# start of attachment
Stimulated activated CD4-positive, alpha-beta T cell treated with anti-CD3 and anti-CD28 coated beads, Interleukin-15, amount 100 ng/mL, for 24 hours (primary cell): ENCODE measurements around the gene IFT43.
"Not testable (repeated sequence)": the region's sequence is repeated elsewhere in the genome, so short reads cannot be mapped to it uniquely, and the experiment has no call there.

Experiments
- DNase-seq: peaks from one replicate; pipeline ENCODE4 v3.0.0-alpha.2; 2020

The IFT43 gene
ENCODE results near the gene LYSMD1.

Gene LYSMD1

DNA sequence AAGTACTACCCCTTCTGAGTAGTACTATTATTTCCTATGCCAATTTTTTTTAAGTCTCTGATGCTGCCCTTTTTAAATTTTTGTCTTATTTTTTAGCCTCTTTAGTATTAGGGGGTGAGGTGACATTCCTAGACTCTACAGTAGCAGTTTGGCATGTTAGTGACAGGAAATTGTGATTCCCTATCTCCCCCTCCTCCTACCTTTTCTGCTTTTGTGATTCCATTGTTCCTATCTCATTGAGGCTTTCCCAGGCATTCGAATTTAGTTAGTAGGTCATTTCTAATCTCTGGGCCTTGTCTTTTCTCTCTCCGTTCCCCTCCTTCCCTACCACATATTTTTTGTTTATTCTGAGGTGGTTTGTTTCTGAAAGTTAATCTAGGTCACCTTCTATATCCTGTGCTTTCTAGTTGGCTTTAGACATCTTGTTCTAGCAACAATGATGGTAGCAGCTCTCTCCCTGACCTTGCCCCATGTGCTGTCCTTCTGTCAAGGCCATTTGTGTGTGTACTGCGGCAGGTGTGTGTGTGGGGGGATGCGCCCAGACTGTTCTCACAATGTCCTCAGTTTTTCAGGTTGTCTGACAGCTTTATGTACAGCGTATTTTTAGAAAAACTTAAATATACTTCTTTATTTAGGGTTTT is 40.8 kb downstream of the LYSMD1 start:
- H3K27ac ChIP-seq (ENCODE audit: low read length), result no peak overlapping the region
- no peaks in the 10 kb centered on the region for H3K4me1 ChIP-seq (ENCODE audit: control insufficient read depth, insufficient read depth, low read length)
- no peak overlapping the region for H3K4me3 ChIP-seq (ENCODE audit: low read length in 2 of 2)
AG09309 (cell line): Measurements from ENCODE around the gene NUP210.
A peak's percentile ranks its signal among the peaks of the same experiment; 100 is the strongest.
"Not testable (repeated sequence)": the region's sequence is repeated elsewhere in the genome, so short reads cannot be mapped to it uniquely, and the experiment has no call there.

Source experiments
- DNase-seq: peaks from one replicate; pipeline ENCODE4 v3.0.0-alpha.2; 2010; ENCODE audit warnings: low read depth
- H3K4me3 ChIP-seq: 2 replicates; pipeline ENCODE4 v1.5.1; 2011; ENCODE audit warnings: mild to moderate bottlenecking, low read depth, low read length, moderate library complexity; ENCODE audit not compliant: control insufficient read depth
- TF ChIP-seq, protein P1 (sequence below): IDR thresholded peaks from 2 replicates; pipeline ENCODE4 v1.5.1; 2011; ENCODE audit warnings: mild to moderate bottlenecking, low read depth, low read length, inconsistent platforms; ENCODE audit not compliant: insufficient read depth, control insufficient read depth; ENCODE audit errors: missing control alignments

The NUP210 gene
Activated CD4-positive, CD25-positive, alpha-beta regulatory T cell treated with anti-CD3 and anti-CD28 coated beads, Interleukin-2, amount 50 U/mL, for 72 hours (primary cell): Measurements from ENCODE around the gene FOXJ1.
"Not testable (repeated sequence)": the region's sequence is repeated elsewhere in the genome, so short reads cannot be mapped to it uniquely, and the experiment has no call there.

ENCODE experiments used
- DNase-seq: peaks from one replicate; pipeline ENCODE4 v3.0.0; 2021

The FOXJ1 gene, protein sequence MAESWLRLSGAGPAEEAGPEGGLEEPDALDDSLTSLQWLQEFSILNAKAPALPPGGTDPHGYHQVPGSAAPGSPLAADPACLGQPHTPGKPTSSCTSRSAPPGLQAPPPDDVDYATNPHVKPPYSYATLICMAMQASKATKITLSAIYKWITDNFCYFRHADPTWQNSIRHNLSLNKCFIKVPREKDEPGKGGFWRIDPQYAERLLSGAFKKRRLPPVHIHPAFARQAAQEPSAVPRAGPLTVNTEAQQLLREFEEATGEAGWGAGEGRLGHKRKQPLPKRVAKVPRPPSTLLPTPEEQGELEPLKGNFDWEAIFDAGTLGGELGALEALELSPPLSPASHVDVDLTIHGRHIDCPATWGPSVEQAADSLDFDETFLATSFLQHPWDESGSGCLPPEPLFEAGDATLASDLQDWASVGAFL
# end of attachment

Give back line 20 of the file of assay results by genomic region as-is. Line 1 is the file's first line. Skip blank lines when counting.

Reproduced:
Activated CD4-positive, CD25-positive, alpha-beta regulatory T cell treated with anti-CD3 and anti-CD28 coated beads, Interleukin-2, amount 50 U/mL, for 72 hours (primary cell): Measurements from ENCODE around the gene FOXJ1.